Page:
April 13, 2016
On Wednesday, April 13, 2016, Circuit Court Judge Laura Johnson sentenced MICHAEL L. DODSON, d/o/b 12-21-1967, of Branson, to fourteen (14) years in the Missouri Department of Corrections for driving while intoxicated. The sentence followed Dodson’s guilty plea to the class B felony of driving while intoxicated on February 11, 2016.
“Thankfully,” said Taney County Prosecutor Jeff Merrell, “the judges in Taney County recognize the danger that drunk drivers present to the community. Fortunately, this was not a situation in which someone was injured. To the benefit of our entire community, Judge Johnson sentenced Mr. Dodson to prison – where he can’t drink and drive for the next several years.”
Chief-Assistant Prosecutor Tiffany Yarnell, of the Taney County Prosecutor’s Office, argued for Dodson to be sentenced to eighteen (18) years in the Missouri Department of Corrections. The danger drunk drivers present to the safety of others, and the fact that Dodson had eleven (11) previous alcohol-related driving convictions, formed the support for the prosecution’s argument for an eighteen (18) year sentence.
On February 23, 2012, Missouri State Highway Patrol Trooper Terry Bible was on routine patrol on Missouri Highway 165, when he observed Dodson’s vehicle cross the center line multiple times. Once Trooper Bible contacted Dodson, he smelled the odor of intoxicants. Dodson admitted to the Trooper that his driver’s license was suspended for alcohol convictions, and that he probably could not pass field sobriety tests at that moment. Eventually, Dodson submitted a breath sample that showed his blood-alcohol content was .083% – which exceeds the limit allowed by Missouri law.
Driving while intoxicated, as a first offense, is normally a class B misdemeanor, and handled by the Associate Circuit Courts. However, this was Dodson’s twelfth alcohol-related driving conviction, classifying Dodson as a “chronic” D.W.I. offender. The range of punishment for a class B felony is not less than five (5) years in prison and not more than fifteen (15) years in prison. Because Dodson is also a prior and persistent felony offender – having two (2) or more prior felony convictions – he had faced an enhanced maximum punishment of up to thirty (30) years in prison.
April 8, 2016
MONTY R. BARROWS, d/o/b 3-10-1963, of Forsyth, was sentenced to ten (10) years in prison on Thursday, April 7, 2016, in the Circuit Court of Taney County, for the class B felony of possession of controlled substance with intent to distribute. Judge Laura Johnson sentenced Barrows based upon a plea agreement between Barrows and the Taney County Prosecutor’s Office.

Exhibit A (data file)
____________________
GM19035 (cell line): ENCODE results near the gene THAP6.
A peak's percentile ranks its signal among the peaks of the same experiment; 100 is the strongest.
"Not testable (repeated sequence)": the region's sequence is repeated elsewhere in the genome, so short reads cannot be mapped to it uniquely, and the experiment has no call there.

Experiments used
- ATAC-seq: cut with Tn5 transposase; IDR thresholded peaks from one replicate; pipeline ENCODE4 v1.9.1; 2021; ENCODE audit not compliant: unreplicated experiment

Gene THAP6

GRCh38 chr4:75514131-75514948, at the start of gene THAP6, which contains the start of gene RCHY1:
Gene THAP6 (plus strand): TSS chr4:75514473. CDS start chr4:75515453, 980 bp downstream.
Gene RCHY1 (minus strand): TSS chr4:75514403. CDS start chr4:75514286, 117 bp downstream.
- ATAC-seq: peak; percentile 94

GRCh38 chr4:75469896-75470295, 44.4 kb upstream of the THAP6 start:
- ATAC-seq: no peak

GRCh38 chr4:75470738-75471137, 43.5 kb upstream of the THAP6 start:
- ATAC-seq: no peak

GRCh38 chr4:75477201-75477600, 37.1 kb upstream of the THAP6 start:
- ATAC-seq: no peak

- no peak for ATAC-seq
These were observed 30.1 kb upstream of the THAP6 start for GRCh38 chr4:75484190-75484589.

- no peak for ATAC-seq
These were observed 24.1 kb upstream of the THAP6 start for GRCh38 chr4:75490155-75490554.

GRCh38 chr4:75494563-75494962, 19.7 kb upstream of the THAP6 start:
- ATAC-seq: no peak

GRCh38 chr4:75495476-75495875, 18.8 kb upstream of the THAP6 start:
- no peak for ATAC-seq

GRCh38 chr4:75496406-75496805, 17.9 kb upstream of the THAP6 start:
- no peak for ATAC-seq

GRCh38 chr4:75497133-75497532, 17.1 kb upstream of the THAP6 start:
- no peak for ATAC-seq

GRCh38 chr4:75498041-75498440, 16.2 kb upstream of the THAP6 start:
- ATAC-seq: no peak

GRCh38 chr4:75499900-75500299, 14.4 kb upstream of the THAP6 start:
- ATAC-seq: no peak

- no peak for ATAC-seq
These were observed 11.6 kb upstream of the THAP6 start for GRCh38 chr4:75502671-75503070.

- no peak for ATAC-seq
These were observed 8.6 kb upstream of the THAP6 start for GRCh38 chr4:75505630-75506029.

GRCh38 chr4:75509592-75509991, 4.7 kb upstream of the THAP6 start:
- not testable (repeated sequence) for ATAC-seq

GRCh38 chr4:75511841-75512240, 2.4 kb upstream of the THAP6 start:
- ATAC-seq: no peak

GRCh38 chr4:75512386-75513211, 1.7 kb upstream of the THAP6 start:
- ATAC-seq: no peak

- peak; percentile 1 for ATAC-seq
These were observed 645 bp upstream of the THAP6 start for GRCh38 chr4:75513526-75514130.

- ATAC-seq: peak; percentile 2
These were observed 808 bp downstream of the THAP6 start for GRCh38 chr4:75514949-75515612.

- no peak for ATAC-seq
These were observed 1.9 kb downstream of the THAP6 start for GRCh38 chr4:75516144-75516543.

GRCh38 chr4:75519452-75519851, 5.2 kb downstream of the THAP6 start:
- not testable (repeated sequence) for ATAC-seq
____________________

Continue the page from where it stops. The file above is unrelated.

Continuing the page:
On February 22, 2015, Taney County Sheriff’s deputies conducted a traffic stop on U.S. Highway 160 near Davidson Road, in Kissee Mills. During a consent search of the vehicle, deputies found a black bag containing several grams of a white crystal substance and items of drug paraphernalia. Barrows was a passenger in the vehicle, but the driver identified the black bag as belonging to Barrows. The crystal substance was confirmed by chemical testing to be methamphetamine.
The class B felony of possession of controlled substance with intent to distribute carries a range of punishment of from five (5) years up to fifteen (15) years in the Missouri Department of Corrections.
April 1, 2016
March 30, 2016
There exists a threat to the children of our community. According to a 2005 report by the Center for Disease Control, 1 in 4 girls and 1 in 6 boys are sexually molested prior to age eighteen (18).
Law enforcement agencies – including prosecutors’ offices – are in the business of reacting to reports of child physical and sexual abuse. However, most of these child-victims do not report the abuse. Only a small portion of actual child abuse is reported to, and investigated by law enforcement. In total, only about 3 to 5% of child abusers are ever prosecuted and convicted.
So, what if – rather than merely reacting – law enforcement tried working with the rest of the community in an effort to prevent the harm from occurring?
This is the goal of a group of community leaders within the City of Forsyth, who have been meeting the past couple of months. These men and women have joined together to participate in a child protection task force that is still taking shape.
Taking a community-wide approach to child abuse prevention is a huge task, but it is not an impossible task. Hopefully, over the next few years, the City of Forsyth can create a culture of child abuse prevention that can work as a model to take to the other communities of Taney County.
April is Child Abuse & Neglect Prevention month, and April 8, 2016, has been declared “Go Blue Day” by the Children’s Trust Fund of Missouri. While Forsyth’s community task force continues to take shape, please join together in a show of support for child abuse prevention by wearing blue on Friday, April 8th.
We all have a responsibility to help prevent child abuse, and it is only through working together that we will create a safer environment for our children.
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